Editor's note: This is the first column in a two-part series exploring the use and ramifications of Adderall in Richmond's nightlife scene. Click here to read Part 2.
The little orange pill enters your bloodstream and whoosh — you're off! Mouth running like the Micro Machine man. You've already had four cocktails but the urge, this overpowering thirst, this physically induced need to lower your heart rate kicks in. Dry mouth and gnawing on straws. Another drink and you crave a cigarette like a three-pack-a-day smoker and you haven't smoked in weeks.
Suddenly you have ideas. Crazy notions to burn down your sad life and start over. In this moment you can become great. Impossible is no more. You can — you will — get laid by that blonde at the bar. Everything moves in fast motion but without the blur. Six more drinks and you're not even buzzing.
This is pure, synthetically produced adrenaline — a biblical flood of dopamine coursing through your brain. This is Adderall and everyone's on it. Your neighbors, their kids, the bartender, your sister, the entire University of Richmond law school and about 15,000 Virginia Commonwealth University students.
This is legal cocaine — well, if you have a prescription — except many devotees will tell you that Adderall's better. It's smoother.
What's incredible is that it is, in fact, a legal drug. Although it's banned by many major athletic organizations — the National Football League and Ultimate Fighting Championship being the most notable — it's routinely prescribed to 12-year-olds.
That grade-schoolers and college kids use it to focus is unremarkable. It's the combination of Adderall and alcohol, its usage as a party drug, that's significant. There are vast quantities of legal amphetamines and methylphenidate on the streets in the form of Adderall, Ritalin and Concerta, and overachieving 10th-graders aren't the only ones popping the pills like Skittles.
Yes you, the reader, could have 50 Adderall in your pocket in less than 24 hours. Go to the doctors. Say you can't focus. Keep changing the topic of conversation. Look around the room constantly. Boom. Done. Here's your prescription.
Speaking anonymously, a woman we'll call Susan tells me she always enjoyed Adderall, but didn't like hounding her friends for their stashes. So she called her friend's doctor and got an appointment.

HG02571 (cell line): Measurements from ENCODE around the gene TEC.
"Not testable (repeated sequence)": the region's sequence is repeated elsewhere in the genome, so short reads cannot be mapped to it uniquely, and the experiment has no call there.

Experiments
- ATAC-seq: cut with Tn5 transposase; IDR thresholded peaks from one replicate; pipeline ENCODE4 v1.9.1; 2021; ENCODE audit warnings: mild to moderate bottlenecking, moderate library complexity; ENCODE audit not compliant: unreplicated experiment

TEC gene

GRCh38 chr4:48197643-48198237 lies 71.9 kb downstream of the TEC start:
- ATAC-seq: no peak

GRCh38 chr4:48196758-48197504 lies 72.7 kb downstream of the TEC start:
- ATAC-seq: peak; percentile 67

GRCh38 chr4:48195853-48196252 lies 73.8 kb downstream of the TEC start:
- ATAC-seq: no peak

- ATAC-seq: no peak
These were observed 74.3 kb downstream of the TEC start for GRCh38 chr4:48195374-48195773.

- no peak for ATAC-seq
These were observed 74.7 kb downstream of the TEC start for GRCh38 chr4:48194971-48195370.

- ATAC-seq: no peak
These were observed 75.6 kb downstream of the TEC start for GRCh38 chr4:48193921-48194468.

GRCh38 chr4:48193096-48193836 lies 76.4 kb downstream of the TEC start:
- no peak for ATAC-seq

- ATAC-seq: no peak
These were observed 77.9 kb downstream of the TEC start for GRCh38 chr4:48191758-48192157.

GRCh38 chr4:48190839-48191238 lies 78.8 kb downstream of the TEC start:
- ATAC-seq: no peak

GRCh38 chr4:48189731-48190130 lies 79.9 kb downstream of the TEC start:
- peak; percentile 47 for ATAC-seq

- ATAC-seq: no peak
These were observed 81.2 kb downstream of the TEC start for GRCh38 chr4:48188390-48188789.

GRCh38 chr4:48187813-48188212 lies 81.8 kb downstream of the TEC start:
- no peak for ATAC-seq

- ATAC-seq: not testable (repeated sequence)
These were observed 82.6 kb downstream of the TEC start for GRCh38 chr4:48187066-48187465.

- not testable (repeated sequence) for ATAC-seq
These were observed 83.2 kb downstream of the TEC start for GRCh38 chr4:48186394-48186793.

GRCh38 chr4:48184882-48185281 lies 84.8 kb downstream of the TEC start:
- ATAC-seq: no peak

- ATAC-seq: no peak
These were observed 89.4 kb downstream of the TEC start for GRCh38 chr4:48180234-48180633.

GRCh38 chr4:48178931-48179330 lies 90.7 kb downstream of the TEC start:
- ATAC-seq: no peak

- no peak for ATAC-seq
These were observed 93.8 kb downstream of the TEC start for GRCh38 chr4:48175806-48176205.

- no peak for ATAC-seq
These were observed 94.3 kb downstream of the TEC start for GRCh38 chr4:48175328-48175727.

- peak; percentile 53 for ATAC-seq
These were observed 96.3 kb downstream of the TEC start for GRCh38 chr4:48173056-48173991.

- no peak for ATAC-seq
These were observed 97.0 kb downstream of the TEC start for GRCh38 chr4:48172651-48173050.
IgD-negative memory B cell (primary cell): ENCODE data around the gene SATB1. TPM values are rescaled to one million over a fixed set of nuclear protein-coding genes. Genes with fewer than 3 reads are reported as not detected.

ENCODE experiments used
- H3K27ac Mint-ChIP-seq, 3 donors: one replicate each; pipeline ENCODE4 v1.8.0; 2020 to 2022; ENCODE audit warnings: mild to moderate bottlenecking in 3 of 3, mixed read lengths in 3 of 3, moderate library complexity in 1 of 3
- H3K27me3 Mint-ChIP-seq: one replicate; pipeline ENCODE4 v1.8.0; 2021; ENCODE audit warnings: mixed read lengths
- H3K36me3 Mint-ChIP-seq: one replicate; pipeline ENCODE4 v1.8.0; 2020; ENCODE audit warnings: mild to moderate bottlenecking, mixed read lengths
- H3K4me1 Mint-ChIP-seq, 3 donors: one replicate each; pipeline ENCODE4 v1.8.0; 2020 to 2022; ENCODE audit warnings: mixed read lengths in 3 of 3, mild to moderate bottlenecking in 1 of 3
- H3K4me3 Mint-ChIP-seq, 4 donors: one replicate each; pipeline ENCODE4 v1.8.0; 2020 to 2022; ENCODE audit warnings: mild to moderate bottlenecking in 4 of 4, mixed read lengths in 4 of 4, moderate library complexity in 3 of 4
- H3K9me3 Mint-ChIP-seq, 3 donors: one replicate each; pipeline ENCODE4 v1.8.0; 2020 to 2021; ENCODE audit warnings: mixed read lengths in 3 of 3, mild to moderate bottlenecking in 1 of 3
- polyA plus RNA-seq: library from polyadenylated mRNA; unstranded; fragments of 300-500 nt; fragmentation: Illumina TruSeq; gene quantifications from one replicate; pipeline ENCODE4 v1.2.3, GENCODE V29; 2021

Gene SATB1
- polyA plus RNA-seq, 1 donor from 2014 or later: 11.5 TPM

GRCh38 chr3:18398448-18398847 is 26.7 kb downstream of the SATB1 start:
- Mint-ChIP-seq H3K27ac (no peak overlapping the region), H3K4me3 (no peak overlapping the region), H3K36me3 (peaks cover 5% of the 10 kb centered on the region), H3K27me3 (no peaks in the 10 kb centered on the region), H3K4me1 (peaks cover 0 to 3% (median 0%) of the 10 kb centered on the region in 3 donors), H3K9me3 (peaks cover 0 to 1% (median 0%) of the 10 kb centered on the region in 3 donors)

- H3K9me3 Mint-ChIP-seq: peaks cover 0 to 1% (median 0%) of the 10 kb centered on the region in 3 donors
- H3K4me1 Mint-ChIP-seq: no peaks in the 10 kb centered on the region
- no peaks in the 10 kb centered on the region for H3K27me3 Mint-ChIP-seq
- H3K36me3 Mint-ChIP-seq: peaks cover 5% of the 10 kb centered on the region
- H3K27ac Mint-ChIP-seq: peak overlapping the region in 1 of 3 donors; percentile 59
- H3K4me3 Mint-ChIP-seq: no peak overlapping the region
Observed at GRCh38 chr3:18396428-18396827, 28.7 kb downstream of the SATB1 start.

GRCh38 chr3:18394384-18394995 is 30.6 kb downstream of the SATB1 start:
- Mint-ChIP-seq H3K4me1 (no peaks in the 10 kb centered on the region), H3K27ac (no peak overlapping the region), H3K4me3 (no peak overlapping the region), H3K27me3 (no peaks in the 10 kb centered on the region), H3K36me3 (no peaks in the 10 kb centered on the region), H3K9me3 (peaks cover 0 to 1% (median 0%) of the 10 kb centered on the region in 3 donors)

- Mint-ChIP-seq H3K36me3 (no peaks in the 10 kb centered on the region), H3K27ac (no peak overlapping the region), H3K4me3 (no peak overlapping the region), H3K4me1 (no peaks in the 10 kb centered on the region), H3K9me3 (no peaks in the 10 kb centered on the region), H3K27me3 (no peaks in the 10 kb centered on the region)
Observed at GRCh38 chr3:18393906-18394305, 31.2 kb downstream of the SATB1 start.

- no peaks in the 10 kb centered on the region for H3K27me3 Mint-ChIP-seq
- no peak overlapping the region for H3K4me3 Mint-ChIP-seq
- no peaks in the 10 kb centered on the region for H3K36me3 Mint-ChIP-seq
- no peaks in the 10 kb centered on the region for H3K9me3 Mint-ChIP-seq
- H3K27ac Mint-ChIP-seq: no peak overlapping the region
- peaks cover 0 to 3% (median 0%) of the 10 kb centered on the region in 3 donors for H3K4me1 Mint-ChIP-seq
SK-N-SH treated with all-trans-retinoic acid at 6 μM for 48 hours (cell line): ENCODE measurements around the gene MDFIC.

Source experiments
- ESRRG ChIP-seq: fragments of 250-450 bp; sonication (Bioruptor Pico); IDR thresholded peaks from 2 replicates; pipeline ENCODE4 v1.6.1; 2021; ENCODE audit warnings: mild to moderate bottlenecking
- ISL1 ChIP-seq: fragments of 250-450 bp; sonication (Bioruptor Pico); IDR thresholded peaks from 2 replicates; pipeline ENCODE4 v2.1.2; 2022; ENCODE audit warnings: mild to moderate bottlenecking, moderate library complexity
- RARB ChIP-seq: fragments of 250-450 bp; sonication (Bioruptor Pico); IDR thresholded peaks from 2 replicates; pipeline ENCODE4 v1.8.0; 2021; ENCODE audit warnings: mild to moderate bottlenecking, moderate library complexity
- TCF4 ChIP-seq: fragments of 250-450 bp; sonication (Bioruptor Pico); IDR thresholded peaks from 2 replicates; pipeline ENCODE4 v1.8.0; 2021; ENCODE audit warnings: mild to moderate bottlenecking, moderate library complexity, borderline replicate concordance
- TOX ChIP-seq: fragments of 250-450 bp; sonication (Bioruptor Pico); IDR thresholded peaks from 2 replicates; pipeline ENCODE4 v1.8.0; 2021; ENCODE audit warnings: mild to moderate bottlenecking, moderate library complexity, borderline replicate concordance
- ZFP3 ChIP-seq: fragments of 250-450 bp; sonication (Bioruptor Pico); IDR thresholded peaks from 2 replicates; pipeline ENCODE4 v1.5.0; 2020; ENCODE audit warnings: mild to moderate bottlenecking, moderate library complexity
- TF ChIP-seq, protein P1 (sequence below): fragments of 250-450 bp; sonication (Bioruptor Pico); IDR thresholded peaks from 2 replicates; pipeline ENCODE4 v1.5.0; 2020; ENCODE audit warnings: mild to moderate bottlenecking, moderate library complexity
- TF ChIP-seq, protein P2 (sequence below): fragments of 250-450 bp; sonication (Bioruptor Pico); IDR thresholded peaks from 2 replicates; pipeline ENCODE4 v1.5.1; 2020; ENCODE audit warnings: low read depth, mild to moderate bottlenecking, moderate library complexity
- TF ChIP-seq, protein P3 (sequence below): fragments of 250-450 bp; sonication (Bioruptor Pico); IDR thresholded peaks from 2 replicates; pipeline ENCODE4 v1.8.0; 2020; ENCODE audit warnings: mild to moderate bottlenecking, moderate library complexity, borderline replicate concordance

"I was literally in the doctor's office for 10 minutes," she says. "I lied and told him that my mind was a jumble and that I was struggling to finish tasks at work. He whipped out his pad and wrote the prescription. Now I have Adderall every time I go out." What's more, she says: "I recommend this doctor to other friends and none of them get turned down."
Normal people who don't suffer from attention-deficit disorder such as Susan can get Adderall at the corner drug store for a price that's about 800 percent cheaper than buying cocaine from some creeper in an alley. She can then turn around and flip some of those pills for around $6 a pop — although like any free market, the price rises or drops with supply and demand. Up to $20 a pill isn't uncommon — still cheaper than most drugs, except maybe crack, which obviously carries a worse stigma, because it's crack.
So why hasn't the government come down harder on something so prevalent in Richmond nightlife? Last year the Virginia State Police Drug Diversion Unit seized 1,292 tablets statewide, according to spokesman Sgt. Thomas Molnar. Of those tablets, 48 were seized in Division I — Richmond.
Only 48 pills seized in Richmond? That's about a single prescription's worth. That's eye-opening, considering that possessing Adderall illegally in Virginia is a class-five felony, Molnar says, which can carry one to 40 years in prison and as much as a million dollars in fines.
Not that it matters because almost no one's getting caught.
"People just don't see this as a major offense, and that is, and will always be, the problem with pharmaceutical drugs," says Dana Schrad, executive director of the Virginia Association of Chiefs of Police, and former head of a pharmaceutical drug task force.
Should they at least be worried about their health? I'll have more on that side of the little orange pill in the second part of this column next week.